Wintering
Tell me
I am a garden, the odd path
 
out of the forest, thorns. The floor
of our stone house
 
loves you
as I love your morning
 
weight, evening lightness.
We harvest the mist
 
over four lakes. We envy
beech leaves,
 
which won’t escape their branch
and fall.
 
It is January. You dive
for lake pearls,
 
freshwater assassins. What
would you have me
 
tell you? The black socks
were a joke. The cork
 
dried out. The air
still wet after rain. We hide
 
the shoe in our sycamore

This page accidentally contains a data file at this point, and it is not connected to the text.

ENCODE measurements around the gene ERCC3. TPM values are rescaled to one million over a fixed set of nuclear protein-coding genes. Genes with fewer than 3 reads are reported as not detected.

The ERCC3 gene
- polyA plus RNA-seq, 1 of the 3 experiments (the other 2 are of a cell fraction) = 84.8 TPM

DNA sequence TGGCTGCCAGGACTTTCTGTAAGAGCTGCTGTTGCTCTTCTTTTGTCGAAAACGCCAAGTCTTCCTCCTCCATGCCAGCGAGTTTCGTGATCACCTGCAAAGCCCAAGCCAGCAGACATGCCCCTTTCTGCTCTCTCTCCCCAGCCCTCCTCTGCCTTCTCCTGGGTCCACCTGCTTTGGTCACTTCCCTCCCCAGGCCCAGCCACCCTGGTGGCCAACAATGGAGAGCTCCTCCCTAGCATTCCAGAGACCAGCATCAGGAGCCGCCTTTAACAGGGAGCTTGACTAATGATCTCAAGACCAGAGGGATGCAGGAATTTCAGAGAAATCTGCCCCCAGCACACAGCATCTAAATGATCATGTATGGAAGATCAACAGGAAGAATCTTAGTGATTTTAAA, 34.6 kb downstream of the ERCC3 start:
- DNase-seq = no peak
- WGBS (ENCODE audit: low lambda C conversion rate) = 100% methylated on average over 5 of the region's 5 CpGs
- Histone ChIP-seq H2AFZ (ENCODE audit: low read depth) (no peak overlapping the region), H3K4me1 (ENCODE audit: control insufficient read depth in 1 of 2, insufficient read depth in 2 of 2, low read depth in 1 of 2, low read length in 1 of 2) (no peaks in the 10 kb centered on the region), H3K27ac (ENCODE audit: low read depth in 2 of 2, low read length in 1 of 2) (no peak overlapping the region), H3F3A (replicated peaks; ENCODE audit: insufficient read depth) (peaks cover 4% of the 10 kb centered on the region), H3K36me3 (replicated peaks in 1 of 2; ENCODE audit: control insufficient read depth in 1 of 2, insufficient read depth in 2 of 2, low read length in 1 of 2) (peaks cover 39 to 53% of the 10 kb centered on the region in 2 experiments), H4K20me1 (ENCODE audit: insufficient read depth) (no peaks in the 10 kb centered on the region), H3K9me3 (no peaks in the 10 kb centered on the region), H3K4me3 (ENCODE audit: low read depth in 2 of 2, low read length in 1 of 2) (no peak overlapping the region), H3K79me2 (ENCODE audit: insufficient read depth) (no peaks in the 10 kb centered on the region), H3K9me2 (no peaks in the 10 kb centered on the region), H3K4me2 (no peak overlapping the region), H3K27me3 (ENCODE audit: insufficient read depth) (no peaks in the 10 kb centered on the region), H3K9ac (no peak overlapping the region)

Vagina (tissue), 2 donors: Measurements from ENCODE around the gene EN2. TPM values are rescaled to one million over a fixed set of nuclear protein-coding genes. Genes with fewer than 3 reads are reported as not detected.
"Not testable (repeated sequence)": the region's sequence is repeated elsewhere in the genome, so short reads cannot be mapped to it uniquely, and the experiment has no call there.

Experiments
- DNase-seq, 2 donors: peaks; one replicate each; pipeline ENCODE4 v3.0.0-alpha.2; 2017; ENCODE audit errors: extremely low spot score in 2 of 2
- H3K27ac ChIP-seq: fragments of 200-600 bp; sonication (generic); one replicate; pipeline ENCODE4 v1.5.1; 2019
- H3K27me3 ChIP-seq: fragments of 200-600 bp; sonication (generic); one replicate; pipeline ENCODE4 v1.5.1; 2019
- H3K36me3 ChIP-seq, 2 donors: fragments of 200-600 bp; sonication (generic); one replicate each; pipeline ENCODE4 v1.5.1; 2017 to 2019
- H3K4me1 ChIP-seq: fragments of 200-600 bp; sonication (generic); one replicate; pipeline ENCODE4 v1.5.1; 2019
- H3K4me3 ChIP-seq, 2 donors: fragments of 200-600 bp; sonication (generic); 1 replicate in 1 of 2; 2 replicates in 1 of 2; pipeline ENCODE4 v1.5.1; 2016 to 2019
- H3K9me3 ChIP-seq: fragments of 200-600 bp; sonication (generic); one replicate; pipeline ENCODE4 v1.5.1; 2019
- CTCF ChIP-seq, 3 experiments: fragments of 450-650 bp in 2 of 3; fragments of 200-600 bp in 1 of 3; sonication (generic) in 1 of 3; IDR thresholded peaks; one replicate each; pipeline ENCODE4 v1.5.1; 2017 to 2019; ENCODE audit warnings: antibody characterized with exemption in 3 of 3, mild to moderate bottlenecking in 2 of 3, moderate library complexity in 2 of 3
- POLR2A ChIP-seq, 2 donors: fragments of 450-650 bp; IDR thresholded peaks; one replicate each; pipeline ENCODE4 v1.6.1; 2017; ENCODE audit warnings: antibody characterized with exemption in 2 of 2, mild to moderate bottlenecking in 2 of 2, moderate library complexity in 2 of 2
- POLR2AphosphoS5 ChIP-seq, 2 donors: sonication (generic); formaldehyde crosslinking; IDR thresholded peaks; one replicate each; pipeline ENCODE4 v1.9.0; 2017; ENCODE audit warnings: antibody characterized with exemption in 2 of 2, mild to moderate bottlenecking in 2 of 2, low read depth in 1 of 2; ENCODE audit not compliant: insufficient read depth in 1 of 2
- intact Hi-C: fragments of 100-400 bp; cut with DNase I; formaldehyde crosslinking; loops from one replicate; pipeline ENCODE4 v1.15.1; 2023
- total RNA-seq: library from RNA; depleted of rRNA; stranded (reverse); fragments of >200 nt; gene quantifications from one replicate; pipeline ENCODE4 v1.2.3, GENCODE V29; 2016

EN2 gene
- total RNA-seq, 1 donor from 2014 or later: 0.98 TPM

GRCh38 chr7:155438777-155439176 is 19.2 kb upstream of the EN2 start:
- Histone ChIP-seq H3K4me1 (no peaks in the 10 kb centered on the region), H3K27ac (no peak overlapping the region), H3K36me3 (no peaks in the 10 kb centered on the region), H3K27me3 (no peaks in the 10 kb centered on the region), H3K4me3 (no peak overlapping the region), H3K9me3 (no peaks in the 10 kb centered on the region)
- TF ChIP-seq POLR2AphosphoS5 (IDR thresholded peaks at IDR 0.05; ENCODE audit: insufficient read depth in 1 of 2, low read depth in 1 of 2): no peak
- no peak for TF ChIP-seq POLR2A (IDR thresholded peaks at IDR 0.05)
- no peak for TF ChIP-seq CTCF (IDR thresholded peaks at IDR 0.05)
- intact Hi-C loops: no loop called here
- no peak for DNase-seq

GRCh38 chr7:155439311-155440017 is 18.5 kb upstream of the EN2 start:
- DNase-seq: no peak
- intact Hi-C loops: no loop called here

and feast
 
on solitude. We envy mallards
traipsing
 
the lake’s thin ice.
Last ice. You
 
unstitch
your shirt, my sheet,
 
this poem.
At midnight, we thirst,
 
we wake and pace the halls.
Rose glass, ache,
 
pewter, moss: I fail
the window’s art. You wait
 
out the frost. Tell me
how to undo you.
Copyright © 2004–2017 Memorious